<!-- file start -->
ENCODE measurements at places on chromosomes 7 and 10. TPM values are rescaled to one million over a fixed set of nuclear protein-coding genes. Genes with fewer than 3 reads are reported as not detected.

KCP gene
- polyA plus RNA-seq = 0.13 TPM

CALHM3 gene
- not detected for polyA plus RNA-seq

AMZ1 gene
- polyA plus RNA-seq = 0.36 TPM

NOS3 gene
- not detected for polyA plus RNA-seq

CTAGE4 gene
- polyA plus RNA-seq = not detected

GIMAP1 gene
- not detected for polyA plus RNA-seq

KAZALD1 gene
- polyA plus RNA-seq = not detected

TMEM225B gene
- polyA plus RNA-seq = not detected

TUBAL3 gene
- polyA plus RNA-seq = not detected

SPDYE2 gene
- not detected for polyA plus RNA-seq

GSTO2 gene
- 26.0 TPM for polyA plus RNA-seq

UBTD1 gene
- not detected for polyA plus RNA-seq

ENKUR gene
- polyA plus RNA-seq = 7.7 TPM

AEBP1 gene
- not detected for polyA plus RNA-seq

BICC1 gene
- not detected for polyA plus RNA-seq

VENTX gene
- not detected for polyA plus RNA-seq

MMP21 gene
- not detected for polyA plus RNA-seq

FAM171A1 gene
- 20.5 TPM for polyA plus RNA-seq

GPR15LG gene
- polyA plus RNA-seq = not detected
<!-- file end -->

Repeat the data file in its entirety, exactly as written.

ENCODE measurements at places on chromosomes 7 and 10. TPM values are rescaled to one million over a fixed set of nuclear protein-coding genes. Genes with fewer than 3 reads are reported as not detected.

KCP gene
- polyA plus RNA-seq = 0.13 TPM

CALHM3 gene
- not detected for polyA plus RNA-seq

AMZ1 gene
- polyA plus RNA-seq = 0.36 TPM

NOS3 gene
- not detected for polyA plus RNA-seq

CTAGE4 gene
- polyA plus RNA-seq = not detected

GIMAP1 gene
- not detected for polyA plus RNA-seq

KAZALD1 gene
- polyA plus RNA-seq = not detected

TMEM225B gene
- polyA plus RNA-seq = not detected

TUBAL3 gene
- polyA plus RNA-seq = not detected

SPDYE2 gene
- not detected for polyA plus RNA-seq

GSTO2 gene
- 26.0 TPM for polyA plus RNA-seq

UBTD1 gene
- not detected for polyA plus RNA-seq

ENKUR gene
- polyA plus RNA-seq = 7.7 TPM

AEBP1 gene
- not detected for polyA plus RNA-seq

BICC1 gene
- not detected for polyA plus RNA-seq

VENTX gene
- not detected for polyA plus RNA-seq

MMP21 gene
- not detected for polyA plus RNA-seq

FAM171A1 gene
- 20.5 TPM for polyA plus RNA-seq

GPR15LG gene
- polyA plus RNA-seq = not detected